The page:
44. ^ "GOLD ALBUM 他認定作品 1999年12月度" [Gold Albums, and other certified works. December 1999 Edition] (PDF). The Record (Bulletin) (in Japanese) ( 
  45. ^ "Ayumi Hamasaki - Kanariya - ORICON MUSIC style". Oricon (Bulletin) (in Japanese).  
  46. ^ Appears (CD single). Ayumi Hamasaki. Avex Trax. 10 November 1999. AVCD-30066. 
  47. ^ "Ayumi Hamasaki - Fly High - ORICON MUSIC style". Oricon (Bulletin) (in Japanese).  
  48. ^ a b Loveppears (Album liner notes). Ayumi Hamasaki. Avex Trax. 10 November 1999. AVTCD-95292/B, SCD-779. 
  49. ^ A Song for xx (Album liner notes). Ayumi Hamasaki. Avex Trax. 1998. AVCD-11691. 
  50. ^ Sunrise/Sunset (Love is All) (Album liner notes). Ayumi Hamasaki. Avex Trax. 2009. AVCD-31719. 
  51. ^ Appears (CD single). Ayumi Hamasaki. Avex Trax. 1999. AVCD-30064. 
  52. ^ Super Eurobeat Presents Ayu-ro Mix (Remix compilation). Ayumi Hamasaki. Avex Trax. February 2000. AVCD-11793. 
  53. ^ "GOLD ALBUM 他認定作品 2000年4月度" [Gold Albums, and other certified works. April 2000 Edition] (PDF). The Record (Bulletin) (in Japanese) ( 
  54. ^ "浜崎あゆみ-ORICON STYLE ミュージック 
  55. ^ Ayu-Mi-x II Version JPN (Remix compilation). Ayumi Hamasaki. Avex Trax. March 2000. AVCD-11798. 
  56. ^ Ayu-Mi-x II Version US+EU (Remix compilation). Ayumi Hamasaki. Avex Trax. March 2000. AVCD-11797. 
  57. ^ Ayu-Mi-x II Version Acoustic Orchestral (Remix compilation). Ayumi Hamasaki. Avex Trax. March 2000. AVCD-11799. 
  58. ^ a b "GOLD ALBUM 他認定作品 2000年3月度" [Gold Albums, and other certified works. March 2000 Edition] (PDF). The Record (Bulletin) (in Japanese) ( 
  59. ^ Ayu-Mi-x II Version Non-Stop Mega Mix (Remix compilation). Ayumi Hamasaki. Avex Trax. March 2000. AVCD-11800. 
  60. ^ "Rain to Perform at Prestigious Tokyo Dome".  
  61. ^ a b c [CD]"Duty". HMV.co.jp. 1 June 2015. 
  62. ^ "Recording Industry Association of Japan - THE 14th JAPAN GOLD DISC AWARD 2000".  
  63. ^ Greenberg, Adam (March 19, 2015). "AllMusic - Ayumi Hamasaki, Songs, Highlights, Credits and Awards". Rovi.  
  64. ^ a b c d "Ayumi Hamasaki - Loveppears - ORICON MUSIC style". Oricon (Bulletin) (in Japanese).  
  65. ^ "Ayumi Hamasaki - A Song for xx - ORICON MUSIC style". Oricon (Bulletin) (in Japanese).  
  66. ^ "Ayumi Hamasaki album sales ranking" 浜崎あゆみ売上ランキング シングル売上ランキング.  
  67. ^ "Corner Ranking Album for First Week Sales - RIAJ". Music TV Program. Recording Industry Association of Japan. Retrieved 18 April 2015. 
  68. ^ "Corner Ranking Single - RIAJ". Music TV Program. Recording Industry Association of Japan. Retrieved 18 April 2015. 
  69. ^ "Corner Ranking Single for Highest First Week Sales - RIAJ". Music TV Program. Recording Industry Association of Japan. Retrieved 18 April 2015. 
  70. ^ Chang, Miharu (February 25, 2003). "Keep Away Unless You've Got a Stuffy Nose!".  
  71. ^ Wilce, Matt. "Big in Japan: Ayumi Hamasaki".  
  72. ^ "A" (in 日本語).  
  73. ^ Takeuchi Cullen, Lisa (March 25, 2002). "Empress of Pop".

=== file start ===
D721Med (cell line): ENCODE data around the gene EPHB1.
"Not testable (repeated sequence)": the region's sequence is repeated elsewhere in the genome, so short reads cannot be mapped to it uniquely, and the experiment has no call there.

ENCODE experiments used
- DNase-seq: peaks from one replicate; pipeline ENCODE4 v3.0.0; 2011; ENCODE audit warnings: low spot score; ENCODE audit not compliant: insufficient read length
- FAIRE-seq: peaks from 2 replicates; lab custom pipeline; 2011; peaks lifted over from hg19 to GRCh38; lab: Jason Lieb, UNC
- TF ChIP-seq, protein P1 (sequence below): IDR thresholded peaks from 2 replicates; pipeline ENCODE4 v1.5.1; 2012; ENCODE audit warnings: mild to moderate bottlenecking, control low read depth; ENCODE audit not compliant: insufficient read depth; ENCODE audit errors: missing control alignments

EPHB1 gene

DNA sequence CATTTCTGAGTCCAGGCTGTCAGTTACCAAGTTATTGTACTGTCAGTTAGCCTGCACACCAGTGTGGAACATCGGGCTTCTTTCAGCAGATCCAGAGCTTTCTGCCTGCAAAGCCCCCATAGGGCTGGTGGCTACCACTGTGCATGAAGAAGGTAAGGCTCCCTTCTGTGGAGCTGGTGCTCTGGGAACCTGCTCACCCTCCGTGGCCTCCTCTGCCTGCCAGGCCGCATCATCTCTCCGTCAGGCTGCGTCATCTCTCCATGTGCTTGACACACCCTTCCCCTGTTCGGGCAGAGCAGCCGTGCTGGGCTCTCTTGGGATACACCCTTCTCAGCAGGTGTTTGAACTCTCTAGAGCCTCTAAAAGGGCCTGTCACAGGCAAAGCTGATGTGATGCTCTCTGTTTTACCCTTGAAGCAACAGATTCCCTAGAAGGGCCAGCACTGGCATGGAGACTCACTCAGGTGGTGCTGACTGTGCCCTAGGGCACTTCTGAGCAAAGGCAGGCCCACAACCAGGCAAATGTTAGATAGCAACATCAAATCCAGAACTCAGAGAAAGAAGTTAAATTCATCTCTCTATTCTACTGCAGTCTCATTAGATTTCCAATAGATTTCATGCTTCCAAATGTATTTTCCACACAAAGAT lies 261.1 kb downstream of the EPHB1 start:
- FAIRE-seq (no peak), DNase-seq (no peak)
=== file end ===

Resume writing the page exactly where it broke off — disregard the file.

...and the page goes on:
74. ^
  75. ^ Ayumi Hamasaki (interviewee) (2004). Hamasaki Ayumi: The Heartbreak and Decision in Light and Shadow (Television). Japan:  
  76. ^ "Oricon Top 50 Albums: 1999-11-10" (in Japanese). Oricon. Retrieved 1 June 2015.
  77. ^ "RIAJ Charts - End Of Year Charts". Oricon Chart. generasia.com. Retrieved 29 May 2015. 
  78. ^ "RIAJ Charts - End Of Year Charts". Oricon Chart. generasia.com. Retrieved 29 May 2015. 
  79. ^ "Loveppears - Album - Ayumi Hamasaki".  
  80. ^ "Loveppears - Album - Ayumi Hamasaki".  
  81. ^ "Loveppears - Album - Ayumi Hamasaki".  
  82. ^ "Loveppears - Album - Ayumi Hamasaki".  
  83. ^ "Loveppears - Album - Ayumi Hamasaki".  
  84. ^ "Loveppears - Album - Ayumi Hamasaki".  
  85. ^ "Loveppears - Album - Ayumi Hamasaki".  
  86. ^ "Loveppears - Album - Ayumi Hamasaki".  
  87. ^ "Loveppears - Album - Ayumi Hamasaki".  
  88. ^ "Loveppears - Album - Ayumi Hamasaki".  

External links

  • Official website
  • LOVEppears at Discogs (list of releases)
This article was sourced from Creative Commons Attribution-ShareAlike License; additional terms may apply. World Heritage Encyclopedia content is assembled from numerous content providers, Open Access Publishing, and in compliance with The Fair Access to Science and Technology Research Act (FASTR), Wikimedia Foundation, Inc., Public Library of Science, The Encyclopedia of Life, Open Book Publishers (OBP), PubMed, U.S. National Library of Medicine, National Center for Biotechnology Information, U.S. National Library of Medicine, National Institutes of Health (NIH), U.S. Department of Health & Human Services, and USA.gov, which sources content from all federal, state, local, tribal, and territorial government publication portals (.gov, .mil, .edu). Funding for USA.gov and content contributors is made possible from the U.S. Congress, E-Government Act of 2002.
 
Crowd sourced content that is contributed to World Heritage Encyclopedia is peer reviewed and edited by our editorial staff to ensure quality scholarly research articles.
 
By using this site, you agree to the Terms of Use and Privacy Policy. World Heritage Encyclopedia™ is a registered trademark of the World Public Library Association, a non-profit organization.
 



Copyright © World Library Foundation. All rights reserved. eBooks from World eBook Library are sponsored by the World Library Foundation,
a 501c(4) Member's Support Non-Profit Organization, and is NOT affiliated with any governmental agency or department.